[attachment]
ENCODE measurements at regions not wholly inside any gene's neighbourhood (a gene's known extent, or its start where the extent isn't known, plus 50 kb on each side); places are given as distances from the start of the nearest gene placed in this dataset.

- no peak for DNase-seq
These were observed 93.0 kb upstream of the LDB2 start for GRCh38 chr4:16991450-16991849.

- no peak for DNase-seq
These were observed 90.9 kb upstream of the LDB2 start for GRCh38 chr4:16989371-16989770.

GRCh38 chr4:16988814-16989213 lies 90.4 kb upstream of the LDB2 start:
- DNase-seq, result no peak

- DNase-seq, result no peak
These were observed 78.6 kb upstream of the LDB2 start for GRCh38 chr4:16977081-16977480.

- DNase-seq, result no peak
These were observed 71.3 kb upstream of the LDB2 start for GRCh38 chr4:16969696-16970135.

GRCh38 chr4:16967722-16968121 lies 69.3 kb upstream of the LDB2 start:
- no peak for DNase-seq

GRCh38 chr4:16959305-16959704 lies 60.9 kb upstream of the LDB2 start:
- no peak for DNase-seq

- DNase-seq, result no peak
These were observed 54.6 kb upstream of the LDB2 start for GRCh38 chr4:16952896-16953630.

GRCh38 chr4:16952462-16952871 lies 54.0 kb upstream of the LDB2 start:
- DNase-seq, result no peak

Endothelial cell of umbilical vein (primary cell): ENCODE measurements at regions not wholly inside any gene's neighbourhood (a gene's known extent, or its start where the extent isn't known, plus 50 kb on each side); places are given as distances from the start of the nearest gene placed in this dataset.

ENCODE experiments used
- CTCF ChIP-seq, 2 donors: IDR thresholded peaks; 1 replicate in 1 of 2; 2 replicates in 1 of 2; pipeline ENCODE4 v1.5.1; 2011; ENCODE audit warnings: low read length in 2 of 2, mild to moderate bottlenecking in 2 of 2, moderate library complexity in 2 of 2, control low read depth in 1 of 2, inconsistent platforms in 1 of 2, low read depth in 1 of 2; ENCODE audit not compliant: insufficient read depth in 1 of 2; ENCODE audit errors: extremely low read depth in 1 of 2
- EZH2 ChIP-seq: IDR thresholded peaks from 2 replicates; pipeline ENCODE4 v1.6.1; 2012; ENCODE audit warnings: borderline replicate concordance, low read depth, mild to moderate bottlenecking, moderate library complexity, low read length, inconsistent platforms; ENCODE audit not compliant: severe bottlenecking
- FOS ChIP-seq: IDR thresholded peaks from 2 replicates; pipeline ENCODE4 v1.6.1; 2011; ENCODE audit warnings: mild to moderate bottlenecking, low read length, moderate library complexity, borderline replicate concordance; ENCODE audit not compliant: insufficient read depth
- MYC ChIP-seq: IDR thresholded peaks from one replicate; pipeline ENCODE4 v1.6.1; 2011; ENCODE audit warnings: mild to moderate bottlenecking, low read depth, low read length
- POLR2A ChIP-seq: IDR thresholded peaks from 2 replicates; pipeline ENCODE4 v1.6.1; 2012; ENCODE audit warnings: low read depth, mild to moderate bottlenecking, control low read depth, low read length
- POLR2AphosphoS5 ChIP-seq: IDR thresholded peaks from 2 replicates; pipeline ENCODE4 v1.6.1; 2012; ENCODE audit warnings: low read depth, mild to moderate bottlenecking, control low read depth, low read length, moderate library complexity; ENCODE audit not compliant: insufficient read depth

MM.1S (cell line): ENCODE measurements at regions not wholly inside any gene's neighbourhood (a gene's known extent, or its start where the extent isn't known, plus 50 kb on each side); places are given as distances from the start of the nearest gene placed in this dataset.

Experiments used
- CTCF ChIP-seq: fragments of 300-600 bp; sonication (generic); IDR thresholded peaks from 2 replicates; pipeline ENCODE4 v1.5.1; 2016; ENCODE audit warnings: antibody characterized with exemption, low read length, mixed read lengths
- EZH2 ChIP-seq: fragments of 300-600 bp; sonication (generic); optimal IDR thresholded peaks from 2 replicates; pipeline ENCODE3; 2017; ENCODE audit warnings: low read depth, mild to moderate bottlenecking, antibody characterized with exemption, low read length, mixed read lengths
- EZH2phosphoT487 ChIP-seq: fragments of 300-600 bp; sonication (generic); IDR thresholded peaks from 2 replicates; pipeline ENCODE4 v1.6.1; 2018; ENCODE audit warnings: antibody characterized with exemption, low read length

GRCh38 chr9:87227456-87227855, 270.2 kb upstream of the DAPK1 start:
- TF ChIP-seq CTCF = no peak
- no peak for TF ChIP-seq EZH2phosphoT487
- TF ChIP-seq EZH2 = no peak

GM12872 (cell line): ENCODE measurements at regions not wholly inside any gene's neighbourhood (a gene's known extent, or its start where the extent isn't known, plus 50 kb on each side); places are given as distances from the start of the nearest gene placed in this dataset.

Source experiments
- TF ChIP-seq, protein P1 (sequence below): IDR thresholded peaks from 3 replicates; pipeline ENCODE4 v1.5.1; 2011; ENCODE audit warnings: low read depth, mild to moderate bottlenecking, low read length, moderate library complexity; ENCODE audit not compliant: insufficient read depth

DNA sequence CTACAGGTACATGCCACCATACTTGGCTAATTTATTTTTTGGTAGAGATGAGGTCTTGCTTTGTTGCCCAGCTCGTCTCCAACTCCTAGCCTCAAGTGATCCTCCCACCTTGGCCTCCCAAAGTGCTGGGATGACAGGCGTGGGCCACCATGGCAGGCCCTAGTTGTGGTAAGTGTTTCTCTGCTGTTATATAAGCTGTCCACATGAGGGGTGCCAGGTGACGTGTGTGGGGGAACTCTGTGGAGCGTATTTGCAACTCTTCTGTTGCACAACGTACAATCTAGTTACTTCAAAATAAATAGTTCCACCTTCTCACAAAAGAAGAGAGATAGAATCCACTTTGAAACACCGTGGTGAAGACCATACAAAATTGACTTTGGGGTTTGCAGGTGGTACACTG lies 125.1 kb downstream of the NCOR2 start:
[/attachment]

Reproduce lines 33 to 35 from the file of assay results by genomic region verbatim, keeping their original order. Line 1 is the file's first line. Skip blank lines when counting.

GRCh38 chr9:87227456-87227855, 270.2 kb upstream of the DAPK1 start:
- TF ChIP-seq CTCF = no peak
- no peak for TF ChIP-seq EZH2phosphoT487